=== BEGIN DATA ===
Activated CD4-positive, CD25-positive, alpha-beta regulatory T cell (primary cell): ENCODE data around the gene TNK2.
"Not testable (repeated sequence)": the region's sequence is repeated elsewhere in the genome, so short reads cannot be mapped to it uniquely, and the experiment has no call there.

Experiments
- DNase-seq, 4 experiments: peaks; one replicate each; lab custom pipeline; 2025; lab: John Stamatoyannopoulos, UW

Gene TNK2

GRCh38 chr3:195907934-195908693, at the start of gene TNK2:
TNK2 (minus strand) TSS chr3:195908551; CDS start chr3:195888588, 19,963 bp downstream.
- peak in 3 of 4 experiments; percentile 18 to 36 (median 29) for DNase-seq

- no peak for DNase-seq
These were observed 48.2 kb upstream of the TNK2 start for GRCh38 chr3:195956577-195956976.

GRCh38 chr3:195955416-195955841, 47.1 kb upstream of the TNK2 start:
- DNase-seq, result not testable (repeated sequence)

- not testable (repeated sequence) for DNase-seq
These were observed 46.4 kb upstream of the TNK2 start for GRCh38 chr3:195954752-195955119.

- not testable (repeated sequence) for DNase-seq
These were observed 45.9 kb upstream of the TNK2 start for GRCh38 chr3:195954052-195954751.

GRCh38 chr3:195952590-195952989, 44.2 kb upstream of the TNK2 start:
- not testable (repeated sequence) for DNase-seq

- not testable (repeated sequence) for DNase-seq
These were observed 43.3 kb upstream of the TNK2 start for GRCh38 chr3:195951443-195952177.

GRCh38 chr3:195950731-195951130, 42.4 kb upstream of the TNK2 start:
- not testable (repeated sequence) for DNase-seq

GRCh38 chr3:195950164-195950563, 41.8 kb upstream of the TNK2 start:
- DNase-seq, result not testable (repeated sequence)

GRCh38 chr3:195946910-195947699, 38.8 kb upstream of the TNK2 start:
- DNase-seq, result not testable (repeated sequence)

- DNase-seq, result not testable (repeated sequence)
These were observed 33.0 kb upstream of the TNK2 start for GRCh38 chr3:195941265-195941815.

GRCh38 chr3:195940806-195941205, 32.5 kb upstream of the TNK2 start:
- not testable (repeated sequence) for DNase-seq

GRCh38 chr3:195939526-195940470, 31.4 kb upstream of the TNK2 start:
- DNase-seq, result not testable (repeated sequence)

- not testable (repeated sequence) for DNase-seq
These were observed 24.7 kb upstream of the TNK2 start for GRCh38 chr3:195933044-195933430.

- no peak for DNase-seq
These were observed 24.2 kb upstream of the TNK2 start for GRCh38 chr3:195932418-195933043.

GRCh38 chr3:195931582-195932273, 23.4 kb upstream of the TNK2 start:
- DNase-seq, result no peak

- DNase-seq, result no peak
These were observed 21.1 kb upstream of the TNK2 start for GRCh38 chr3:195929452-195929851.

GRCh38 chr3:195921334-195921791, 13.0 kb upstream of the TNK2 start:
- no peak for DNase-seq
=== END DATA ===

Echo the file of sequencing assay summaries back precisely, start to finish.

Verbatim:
Activated CD4-positive, CD25-positive, alpha-beta regulatory T cell (primary cell): ENCODE data around the gene TNK2.
"Not testable (repeated sequence)": the region's sequence is repeated elsewhere in the genome, so short reads cannot be mapped to it uniquely, and the experiment has no call there.

Experiments
- DNase-seq, 4 experiments: peaks; one replicate each; lab custom pipeline; 2025; lab: John Stamatoyannopoulos, UW

Gene TNK2

GRCh38 chr3:195907934-195908693, at the start of gene TNK2:
TNK2 (minus strand) TSS chr3:195908551; CDS start chr3:195888588, 19,963 bp downstream.
- peak in 3 of 4 experiments; percentile 18 to 36 (median 29) for DNase-seq

- no peak for DNase-seq
These were observed 48.2 kb upstream of the TNK2 start for GRCh38 chr3:195956577-195956976.

GRCh38 chr3:195955416-195955841, 47.1 kb upstream of the TNK2 start:
- DNase-seq, result not testable (repeated sequence)

- not testable (repeated sequence) for DNase-seq
These were observed 46.4 kb upstream of the TNK2 start for GRCh38 chr3:195954752-195955119.

- not testable (repeated sequence) for DNase-seq
These were observed 45.9 kb upstream of the TNK2 start for GRCh38 chr3:195954052-195954751.

GRCh38 chr3:195952590-195952989, 44.2 kb upstream of the TNK2 start:
- not testable (repeated sequence) for DNase-seq

- not testable (repeated sequence) for DNase-seq
These were observed 43.3 kb upstream of the TNK2 start for GRCh38 chr3:195951443-195952177.

GRCh38 chr3:195950731-195951130, 42.4 kb upstream of the TNK2 start:
- not testable (repeated sequence) for DNase-seq

GRCh38 chr3:195950164-195950563, 41.8 kb upstream of the TNK2 start:
- DNase-seq, result not testable (repeated sequence)

GRCh38 chr3:195946910-195947699, 38.8 kb upstream of the TNK2 start:
- DNase-seq, result not testable (repeated sequence)

- DNase-seq, result not testable (repeated sequence)
These were observed 33.0 kb upstream of the TNK2 start for GRCh38 chr3:195941265-195941815.

GRCh38 chr3:195940806-195941205, 32.5 kb upstream of the TNK2 start:
- not testable (repeated sequence) for DNase-seq

GRCh38 chr3:195939526-195940470, 31.4 kb upstream of the TNK2 start:
- DNase-seq, result not testable (repeated sequence)

- not testable (repeated sequence) for DNase-seq
These were observed 24.7 kb upstream of the TNK2 start for GRCh38 chr3:195933044-195933430.

- no peak for DNase-seq
These were observed 24.2 kb upstream of the TNK2 start for GRCh38 chr3:195932418-195933043.

GRCh38 chr3:195931582-195932273, 23.4 kb upstream of the TNK2 start:
- DNase-seq, result no peak

- DNase-seq, result no peak
These were observed 21.1 kb upstream of the TNK2 start for GRCh38 chr3:195929452-195929851.

GRCh38 chr3:195921334-195921791, 13.0 kb upstream of the TNK2 start:
- no peak for DNase-seq